While many SoTL theorists and practitioners have argued for a “big tent” that includes a wide range of approaches and forms (Huber & Hutchings, 2005, p. 30), this inclusiveness is balanced by a call for some basic standards of quality. Peter Felten’s “Principles of Good Practice” (2013) outlines some widely accepted benchmarks (see box below).
Patricia O’Connell Killen and Eugene V. Gallagher’s “Sketching the Contours of the Scholarship of Teaching and Learning in Theology and Religion” (2013) outlines six types of SoTL articles and includes descriptions of “weaker examples” and “stronger examples” of each. While the six were developed by analyzing a specific journal in their field, Killen and Gallagher’s rubric can be extended and applied more broadly to assess the quality of other SoTL work, especially in conjunction with Felten’s “principles of good practice.”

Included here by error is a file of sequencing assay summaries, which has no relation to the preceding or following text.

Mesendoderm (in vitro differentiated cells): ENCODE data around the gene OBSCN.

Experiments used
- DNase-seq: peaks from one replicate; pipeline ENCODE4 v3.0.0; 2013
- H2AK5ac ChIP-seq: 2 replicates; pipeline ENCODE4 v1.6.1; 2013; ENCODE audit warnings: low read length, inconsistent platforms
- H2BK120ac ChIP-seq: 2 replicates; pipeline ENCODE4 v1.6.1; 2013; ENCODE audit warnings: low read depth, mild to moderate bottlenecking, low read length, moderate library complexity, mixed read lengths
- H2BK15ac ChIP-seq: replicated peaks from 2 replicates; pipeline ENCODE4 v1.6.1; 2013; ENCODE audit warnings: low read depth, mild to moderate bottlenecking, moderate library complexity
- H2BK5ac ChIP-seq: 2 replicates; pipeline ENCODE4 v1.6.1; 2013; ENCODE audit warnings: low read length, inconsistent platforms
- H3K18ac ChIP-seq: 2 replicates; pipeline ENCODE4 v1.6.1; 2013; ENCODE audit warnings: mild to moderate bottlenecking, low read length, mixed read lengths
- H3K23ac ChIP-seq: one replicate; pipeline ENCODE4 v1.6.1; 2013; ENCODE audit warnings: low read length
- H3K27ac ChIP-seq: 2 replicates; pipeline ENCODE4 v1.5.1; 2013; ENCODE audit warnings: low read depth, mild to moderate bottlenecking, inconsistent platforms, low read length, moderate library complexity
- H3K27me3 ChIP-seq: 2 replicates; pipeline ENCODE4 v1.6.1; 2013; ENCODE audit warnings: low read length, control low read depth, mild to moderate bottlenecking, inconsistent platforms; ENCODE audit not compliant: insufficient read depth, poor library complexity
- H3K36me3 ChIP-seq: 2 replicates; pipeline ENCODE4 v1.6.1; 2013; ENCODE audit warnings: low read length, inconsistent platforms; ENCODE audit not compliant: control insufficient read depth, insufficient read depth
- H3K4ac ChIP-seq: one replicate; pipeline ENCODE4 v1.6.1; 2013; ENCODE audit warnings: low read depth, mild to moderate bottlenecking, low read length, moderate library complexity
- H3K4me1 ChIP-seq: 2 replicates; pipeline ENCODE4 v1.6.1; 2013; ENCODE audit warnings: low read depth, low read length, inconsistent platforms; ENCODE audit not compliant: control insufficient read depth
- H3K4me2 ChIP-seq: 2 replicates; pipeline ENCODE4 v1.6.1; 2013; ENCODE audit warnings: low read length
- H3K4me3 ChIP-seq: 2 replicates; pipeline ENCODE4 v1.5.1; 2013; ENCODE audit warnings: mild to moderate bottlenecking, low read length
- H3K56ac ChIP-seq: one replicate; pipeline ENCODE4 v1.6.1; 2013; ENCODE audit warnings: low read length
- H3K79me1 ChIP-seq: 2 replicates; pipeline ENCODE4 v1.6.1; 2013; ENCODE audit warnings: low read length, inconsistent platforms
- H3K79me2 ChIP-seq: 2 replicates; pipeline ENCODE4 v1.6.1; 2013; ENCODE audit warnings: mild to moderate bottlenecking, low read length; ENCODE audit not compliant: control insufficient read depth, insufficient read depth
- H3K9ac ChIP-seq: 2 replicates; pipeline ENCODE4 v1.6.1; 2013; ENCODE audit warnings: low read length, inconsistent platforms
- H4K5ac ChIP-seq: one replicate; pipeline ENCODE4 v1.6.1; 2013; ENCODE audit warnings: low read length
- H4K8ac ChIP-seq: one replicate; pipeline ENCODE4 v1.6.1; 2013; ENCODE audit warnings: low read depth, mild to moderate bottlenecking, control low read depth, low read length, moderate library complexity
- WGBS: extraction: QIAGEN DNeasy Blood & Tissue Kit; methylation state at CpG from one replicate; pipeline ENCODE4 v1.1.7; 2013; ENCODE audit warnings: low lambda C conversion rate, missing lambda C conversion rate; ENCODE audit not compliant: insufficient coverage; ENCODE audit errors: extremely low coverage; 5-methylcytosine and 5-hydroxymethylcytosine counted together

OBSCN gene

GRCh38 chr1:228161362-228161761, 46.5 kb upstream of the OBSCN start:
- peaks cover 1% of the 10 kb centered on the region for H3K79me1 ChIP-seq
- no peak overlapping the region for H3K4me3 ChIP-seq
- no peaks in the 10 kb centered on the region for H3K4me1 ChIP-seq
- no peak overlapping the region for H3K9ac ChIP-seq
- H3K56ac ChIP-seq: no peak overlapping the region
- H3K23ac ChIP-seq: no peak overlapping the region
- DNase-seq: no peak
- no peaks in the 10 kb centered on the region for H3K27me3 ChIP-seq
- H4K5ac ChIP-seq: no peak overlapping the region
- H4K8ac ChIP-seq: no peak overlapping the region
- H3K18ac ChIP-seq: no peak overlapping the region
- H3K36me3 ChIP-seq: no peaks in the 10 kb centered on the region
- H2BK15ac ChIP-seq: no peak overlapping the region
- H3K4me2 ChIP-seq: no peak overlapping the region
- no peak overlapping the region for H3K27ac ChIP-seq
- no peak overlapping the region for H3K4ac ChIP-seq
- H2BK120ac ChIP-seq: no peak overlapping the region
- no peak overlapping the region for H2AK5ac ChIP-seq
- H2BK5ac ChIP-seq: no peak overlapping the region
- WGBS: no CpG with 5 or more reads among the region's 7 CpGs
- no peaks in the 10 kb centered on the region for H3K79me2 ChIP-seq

For guidance on this stage of a SoTL project, see
“Considering Quality: Assessing Your Manuscript.”